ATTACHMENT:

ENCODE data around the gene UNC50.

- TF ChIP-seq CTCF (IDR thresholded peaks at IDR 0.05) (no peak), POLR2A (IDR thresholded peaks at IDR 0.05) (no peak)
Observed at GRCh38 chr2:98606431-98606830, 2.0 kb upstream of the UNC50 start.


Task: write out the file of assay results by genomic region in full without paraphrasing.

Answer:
ENCODE data around the gene UNC50.

- TF ChIP-seq CTCF (IDR thresholded peaks at IDR 0.05) (no peak), POLR2A (IDR thresholded peaks at IDR 0.05) (no peak)
Observed at GRCh38 chr2:98606431-98606830, 2.0 kb upstream of the UNC50 start.